What I thought: Leo is funny – he’s not crazy, in fact, he’s sensible (kind of), but the way he thinks is funny. He’s surprised when a family secret comes out on his birthday, and the story is really adventurous.

I thought this book was really exciting because there were always shape-shifters and different surprises just around the corner.

Mick Elliott has a great imagination and I look forward to reading the next book in this series.

I recommend this book for kids aged 8-11.

Buy The Turners here.

Review: My Life And Other Massive Mistakes

My Life and other massive mistakes review by kidTitle: My life and other massive mistakes

Author: Tristan Bancks

Illustrator: Gus Gordon

Publisher: Random House Australia

About the bookMy life and other massive mistakes is a series of short stories, much like the Just series by Andy Griffiths. Tom Weekly is the main character in these stories and some of the hilarious antics he gets up to include: extracting his teeth for money, helping his Pop escape a nursing home and using someone else’s nits to try and shut down his school.

What I thought: This is an extremely funny book by a fantastic author. I particularly like how the stories are funny, flow well and are easy to read. I would recommend this book for ages 8+, though good readers of 7+ would also enjoy it. I give this book 8/10 and am looking forward to reading others in the series.

Buy My Life And Other Massive Mistakes here.

Review: Tiny Timmy: Soccer Superstar

Tiny Timmy review by kidTitle: Tiny Timmy: Soccer Superstar

Author: Tim Cahill

Publisher: Scholastic

When I received this book to review, I realised straight away that it would be perfect for my nine-year-old brother – he’s a soccer player and he likes funny books. So I asked him (let’s call him Book Boy Junior aka BBJ) to read it, and this is what he thought of Tiny Timmy: Soccer Superstar.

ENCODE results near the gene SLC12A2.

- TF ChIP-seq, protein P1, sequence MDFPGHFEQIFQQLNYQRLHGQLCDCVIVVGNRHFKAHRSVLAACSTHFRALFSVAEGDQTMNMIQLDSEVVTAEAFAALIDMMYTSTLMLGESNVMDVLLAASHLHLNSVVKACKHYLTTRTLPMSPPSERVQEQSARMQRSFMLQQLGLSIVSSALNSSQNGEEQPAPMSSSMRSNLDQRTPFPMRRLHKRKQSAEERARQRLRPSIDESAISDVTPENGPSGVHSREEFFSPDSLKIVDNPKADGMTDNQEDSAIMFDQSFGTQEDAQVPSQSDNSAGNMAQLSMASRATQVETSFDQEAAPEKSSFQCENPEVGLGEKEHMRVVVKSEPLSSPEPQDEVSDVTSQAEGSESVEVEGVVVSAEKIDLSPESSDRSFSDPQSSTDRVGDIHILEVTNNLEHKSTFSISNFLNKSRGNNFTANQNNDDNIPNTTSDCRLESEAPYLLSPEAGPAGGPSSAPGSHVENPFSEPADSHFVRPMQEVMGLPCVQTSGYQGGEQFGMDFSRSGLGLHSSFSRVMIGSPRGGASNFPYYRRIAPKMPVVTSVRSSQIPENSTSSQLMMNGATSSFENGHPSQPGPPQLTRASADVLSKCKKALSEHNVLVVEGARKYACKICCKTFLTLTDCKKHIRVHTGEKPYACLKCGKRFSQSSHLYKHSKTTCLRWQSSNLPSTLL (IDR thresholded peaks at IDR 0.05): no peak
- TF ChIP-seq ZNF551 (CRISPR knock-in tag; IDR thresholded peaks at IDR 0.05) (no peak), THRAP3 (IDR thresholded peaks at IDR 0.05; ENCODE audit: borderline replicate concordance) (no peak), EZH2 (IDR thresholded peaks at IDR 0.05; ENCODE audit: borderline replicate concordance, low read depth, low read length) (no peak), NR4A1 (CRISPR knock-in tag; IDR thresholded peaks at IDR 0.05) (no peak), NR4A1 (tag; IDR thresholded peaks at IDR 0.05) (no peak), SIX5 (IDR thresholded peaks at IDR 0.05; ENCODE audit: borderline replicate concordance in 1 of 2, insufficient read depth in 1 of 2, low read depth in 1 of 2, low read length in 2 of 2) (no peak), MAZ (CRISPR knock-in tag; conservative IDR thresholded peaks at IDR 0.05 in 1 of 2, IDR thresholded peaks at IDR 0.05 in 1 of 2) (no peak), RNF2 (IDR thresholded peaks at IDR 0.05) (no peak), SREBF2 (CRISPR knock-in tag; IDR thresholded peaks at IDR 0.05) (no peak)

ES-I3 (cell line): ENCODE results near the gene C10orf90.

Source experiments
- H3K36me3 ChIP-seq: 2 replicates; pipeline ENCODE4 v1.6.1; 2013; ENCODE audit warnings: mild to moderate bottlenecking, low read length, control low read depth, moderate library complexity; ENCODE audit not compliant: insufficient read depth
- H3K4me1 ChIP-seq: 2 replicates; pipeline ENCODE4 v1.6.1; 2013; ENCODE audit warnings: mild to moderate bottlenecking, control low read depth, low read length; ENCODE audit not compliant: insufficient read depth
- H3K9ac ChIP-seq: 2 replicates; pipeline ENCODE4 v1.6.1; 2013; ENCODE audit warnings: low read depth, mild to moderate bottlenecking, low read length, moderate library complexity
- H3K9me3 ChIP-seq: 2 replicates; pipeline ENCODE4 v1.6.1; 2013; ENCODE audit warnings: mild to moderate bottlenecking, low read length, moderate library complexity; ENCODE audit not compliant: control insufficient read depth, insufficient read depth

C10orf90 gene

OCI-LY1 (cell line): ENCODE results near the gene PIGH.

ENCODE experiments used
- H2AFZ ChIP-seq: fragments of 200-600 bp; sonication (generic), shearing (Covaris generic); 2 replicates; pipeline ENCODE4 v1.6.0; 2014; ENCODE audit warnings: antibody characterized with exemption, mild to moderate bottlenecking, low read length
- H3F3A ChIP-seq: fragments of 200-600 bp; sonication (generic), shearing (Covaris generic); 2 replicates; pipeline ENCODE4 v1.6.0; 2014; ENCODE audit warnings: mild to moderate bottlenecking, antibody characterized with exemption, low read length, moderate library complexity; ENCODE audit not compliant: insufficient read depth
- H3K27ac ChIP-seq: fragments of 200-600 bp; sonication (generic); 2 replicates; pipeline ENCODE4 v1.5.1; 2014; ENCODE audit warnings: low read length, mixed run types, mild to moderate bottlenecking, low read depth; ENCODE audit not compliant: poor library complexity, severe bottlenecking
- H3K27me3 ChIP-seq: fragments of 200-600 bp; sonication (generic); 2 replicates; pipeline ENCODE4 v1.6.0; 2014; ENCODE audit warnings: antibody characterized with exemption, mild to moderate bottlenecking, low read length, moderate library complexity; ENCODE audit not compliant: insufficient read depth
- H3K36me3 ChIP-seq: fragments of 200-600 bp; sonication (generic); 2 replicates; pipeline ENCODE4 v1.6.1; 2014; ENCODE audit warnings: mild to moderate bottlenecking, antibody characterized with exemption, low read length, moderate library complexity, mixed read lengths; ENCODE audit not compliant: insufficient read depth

“I thought this book was really exciting. Being a soccer player and lover I really enjoyed how Timmy was always improving his game, and I liked the descriptions of the game. The book was easy to read and really well set out.

“The book was also funny – one example was when Timmy was the orange boy and he was walking down the street with the bag of oranges but there was a hole in the bag. As he walked, a dog came behind him and ate all of the oranges!

“I read a lot of the book aloud to my mum, and she thought it was good, too.

“I would recommend this book for 7-9 year olds who like soccer.”

Thank you BBJ!

Buy Tiny Timmy Soccer Superstar.

Review: Weirdo 3 (Extra Weird!)

review Weirdo 3 by Anh DoTitle: Weirdo 3 (Extra Weird!)

Author: Anh Do

Publisher: Scholastic Australia

Weir Do is back and this time he is weirder than ever! This time his dad is working on cool dance moves for the local talent quest while Weir is trying out for the school soccer team. As usual, everything is funny!

I thought this was a really good book aimed at ages 6+. It was funny and well-written for a book of this type. I’ve read the other two books in this series and they’ve all been really good. Weirdo 3 is an easy read with an easy-to-follow storyline. The books are really all about the jokes and #3 constantly kept me laughing.

I think you would like this book if you like the Diary of a Wimpy Kid series, Captain Underpants and Eric Vale: Epic Fail.

Buy Weird do: Extra Weird.